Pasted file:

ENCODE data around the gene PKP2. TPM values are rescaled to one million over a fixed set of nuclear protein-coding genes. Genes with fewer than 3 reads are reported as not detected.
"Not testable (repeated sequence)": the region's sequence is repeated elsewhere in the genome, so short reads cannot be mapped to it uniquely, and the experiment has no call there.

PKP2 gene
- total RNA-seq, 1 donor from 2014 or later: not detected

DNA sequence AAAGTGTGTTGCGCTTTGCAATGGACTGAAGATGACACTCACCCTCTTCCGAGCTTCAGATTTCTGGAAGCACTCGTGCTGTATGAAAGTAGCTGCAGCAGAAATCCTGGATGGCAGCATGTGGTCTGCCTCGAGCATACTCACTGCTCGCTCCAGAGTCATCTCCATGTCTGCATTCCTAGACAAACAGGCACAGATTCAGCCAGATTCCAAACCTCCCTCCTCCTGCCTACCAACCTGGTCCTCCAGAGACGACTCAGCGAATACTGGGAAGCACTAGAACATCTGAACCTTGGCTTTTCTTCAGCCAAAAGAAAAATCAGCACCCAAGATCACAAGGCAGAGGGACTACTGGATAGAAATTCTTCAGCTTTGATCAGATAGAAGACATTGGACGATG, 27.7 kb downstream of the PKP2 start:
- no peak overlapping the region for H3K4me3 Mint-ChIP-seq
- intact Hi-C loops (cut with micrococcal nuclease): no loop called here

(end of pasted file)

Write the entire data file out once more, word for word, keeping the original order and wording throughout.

ENCODE data around the gene PKP2. TPM values are rescaled to one million over a fixed set of nuclear protein-coding genes. Genes with fewer than 3 reads are reported as not detected.
"Not testable (repeated sequence)": the region's sequence is repeated elsewhere in the genome, so short reads cannot be mapped to it uniquely, and the experiment has no call there.

PKP2 gene
- total RNA-seq, 1 donor from 2014 or later: not detected

DNA sequence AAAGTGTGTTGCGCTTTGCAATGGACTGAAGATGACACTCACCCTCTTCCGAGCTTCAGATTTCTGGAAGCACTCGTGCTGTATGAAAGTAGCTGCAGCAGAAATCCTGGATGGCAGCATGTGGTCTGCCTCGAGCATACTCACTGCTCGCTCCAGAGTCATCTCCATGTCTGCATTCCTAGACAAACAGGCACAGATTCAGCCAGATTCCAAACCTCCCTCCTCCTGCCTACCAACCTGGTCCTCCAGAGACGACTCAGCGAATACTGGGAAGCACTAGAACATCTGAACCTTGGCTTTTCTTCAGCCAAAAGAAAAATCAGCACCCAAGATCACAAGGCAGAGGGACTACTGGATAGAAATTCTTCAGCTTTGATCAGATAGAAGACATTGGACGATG, 27.7 kb downstream of the PKP2 start:
- no peak overlapping the region for H3K4me3 Mint-ChIP-seq
- intact Hi-C loops (cut with micrococcal nuclease): no loop called here